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Validating an external API with Composable Web Requests

Michael Surdouski

At my previous job, I was reliant on external API’s to work correctly and to know when functionality had changed. With proper acceptance/validation testing on foreign API’s, you can sleep a little bit better at night knowing that the behavior hasn’t changed and is still returning competent results you can rely on. Lets walk through how to set up validation testing with DataFlows.

[I’m going to use the public API provided by coindesk.com for historical bitcoin price data. If you want to try this out too, feel free to use the same endpoint as it doesn’t require any external authorization/token to use.]

  1. Hop into the Composable DataFlow designer and start out with the WebClient module. Change the module Method to GET, use the Uri https://api.coindesk.com/v1/bpi/historical/close.json?start=2013-09-01&end=2013-09-05, then click run and check out the results. Since historical data shouldn’t change, our results should look the same.

2. For this particular example, we can do a direct comparison from the response we get in our web client now to a response at some point in the future. What we will need now is a “string input” module and a “python code” module. Additionally, copy the result of your WebClient response (using the copy icon at the top left of the floating results window) into the string input module so that we now have a response to validate against. (If you happen to have response fields that change depending on when or where you call the endpoint from, you will want to parse your string response into a JSON object first so that you can compare the individual fields instead.)

After you hook up your inputs (shown below), lets write a function named “responses_are_equal” to check the equality of the responses, then run the modules by clicking on run. Hopefully your response from the python code module came back as true because these two response strings should be identical. Make sure to check your responses from each individually, and if you are still having trouble you can use the template DataFlow provided in a link at the end of this post.

3. The two last modules to add are our Web Receive and Web Send modules. You don’t need to hook up any inputs or outputs with your Web Receive module, just make sure to set the method to GET. For your Web Send module, just leave everything as the default and hook up your Python Code module output to the input of the ResponseIn field. Also, to make our responses a bit more dynamic, you can update your python function code to be a bit more precise with the following…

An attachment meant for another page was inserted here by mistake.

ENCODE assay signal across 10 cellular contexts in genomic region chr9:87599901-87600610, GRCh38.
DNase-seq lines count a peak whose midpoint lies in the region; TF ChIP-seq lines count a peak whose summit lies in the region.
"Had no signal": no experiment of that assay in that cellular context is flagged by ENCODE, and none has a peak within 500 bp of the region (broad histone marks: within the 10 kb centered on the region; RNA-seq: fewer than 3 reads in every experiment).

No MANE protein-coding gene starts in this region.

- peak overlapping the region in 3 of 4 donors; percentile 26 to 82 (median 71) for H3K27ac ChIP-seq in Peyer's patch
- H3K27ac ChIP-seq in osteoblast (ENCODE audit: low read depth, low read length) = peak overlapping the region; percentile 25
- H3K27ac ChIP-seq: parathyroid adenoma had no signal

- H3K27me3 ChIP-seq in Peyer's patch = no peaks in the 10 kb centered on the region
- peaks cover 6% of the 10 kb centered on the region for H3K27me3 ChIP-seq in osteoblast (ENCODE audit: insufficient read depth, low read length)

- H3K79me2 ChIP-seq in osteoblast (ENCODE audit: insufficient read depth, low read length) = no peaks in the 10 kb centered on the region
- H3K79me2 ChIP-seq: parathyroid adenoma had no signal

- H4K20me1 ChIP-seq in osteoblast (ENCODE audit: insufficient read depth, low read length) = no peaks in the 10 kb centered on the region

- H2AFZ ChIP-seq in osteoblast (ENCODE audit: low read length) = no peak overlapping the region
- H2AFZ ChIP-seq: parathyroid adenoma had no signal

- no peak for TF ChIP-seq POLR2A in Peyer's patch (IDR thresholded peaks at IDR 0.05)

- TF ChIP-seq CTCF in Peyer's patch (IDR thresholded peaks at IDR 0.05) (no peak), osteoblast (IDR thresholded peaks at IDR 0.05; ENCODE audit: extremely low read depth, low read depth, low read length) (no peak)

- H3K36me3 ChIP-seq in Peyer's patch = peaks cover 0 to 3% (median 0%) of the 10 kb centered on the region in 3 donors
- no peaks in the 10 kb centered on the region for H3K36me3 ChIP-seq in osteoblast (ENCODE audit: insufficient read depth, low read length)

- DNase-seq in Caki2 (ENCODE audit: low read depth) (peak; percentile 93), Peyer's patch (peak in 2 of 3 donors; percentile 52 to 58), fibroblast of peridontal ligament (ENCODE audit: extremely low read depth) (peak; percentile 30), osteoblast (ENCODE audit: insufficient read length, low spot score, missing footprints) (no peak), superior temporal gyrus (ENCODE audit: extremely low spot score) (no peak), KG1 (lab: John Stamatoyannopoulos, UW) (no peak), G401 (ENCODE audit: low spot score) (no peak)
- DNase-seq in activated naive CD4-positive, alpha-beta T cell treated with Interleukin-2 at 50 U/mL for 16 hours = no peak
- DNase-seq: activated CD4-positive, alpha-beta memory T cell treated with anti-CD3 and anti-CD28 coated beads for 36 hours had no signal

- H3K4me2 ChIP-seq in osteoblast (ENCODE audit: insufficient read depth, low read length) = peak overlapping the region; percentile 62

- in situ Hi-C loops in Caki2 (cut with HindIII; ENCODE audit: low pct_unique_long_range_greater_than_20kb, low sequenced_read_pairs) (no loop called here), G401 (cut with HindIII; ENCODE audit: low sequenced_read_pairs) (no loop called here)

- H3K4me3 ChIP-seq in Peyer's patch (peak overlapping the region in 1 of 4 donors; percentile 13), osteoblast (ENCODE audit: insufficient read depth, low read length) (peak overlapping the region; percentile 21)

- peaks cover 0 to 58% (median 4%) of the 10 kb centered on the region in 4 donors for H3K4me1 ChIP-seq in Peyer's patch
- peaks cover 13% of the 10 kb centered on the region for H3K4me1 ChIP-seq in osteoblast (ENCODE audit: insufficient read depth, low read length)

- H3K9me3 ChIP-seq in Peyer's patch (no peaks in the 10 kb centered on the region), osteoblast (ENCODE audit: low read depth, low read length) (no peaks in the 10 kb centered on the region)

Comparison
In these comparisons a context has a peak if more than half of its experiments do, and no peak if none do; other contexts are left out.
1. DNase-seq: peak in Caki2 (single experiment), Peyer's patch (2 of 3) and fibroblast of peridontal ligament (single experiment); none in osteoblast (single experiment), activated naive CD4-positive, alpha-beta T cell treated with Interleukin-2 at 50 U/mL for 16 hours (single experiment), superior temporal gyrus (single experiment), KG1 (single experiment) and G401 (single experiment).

And that’s it! Lets validate to make sure everything is put together correctly.

Make sure to save your DataFlow and take note of the DataFlow Id, which can be found on the right-hand side of the page (also can be found at the end of the URL in your browser’s address bar). Next, go to your profile page and click on the “generate api token” in the top right of your page. If you are not familiar with api tokens, they are essentially your credentials for your user account (never share your keys!).

Now open up your tool of choice for making web requests (I will be using the curl command in bash, but you could use something like Postman to log your endpoints and test results).

Looks like we got back the response we were hoping for! Lets just do our due diligence and make sure that it’s working correctly by messing with the Validation string a little bit…

This is exactly what we hoped we would get as a response this time, invalid validation string should return a failing test. (As a side note, for the purpose of this tutorial I first got a passing result before making sure it fails when it should. Typically, I would write a test that fails before I try to get a passing test, as that’s a much more natural way to validate your output.)

To bring this to an end, I wrote about this particular topic because I thought it was a neat idea to be able to easily validate with acceptance testing using Composable DataFlow’s. Using this in conjunction with something like Postman could give you a 1-1 relationship of endpoints that your development and testing framework uses. Instead of needing acceptance testing code inside your testing library, I think it’s a bit more natural to have a companion (endpoint/validation-endpoint) pattern to keep them at the same level of scope.

I exported the DataFlow (I’m going to leave the validation string as-is so that your test will fail first before it passes) to a JSON so that you can re-use this module and test with it if you like. You can use the import at the top of the designer page. (you’ll have to convert it from a .txt to a .json because JSON isn’t an allowed file type for blogs evidently).

Have a great weekend,
Mike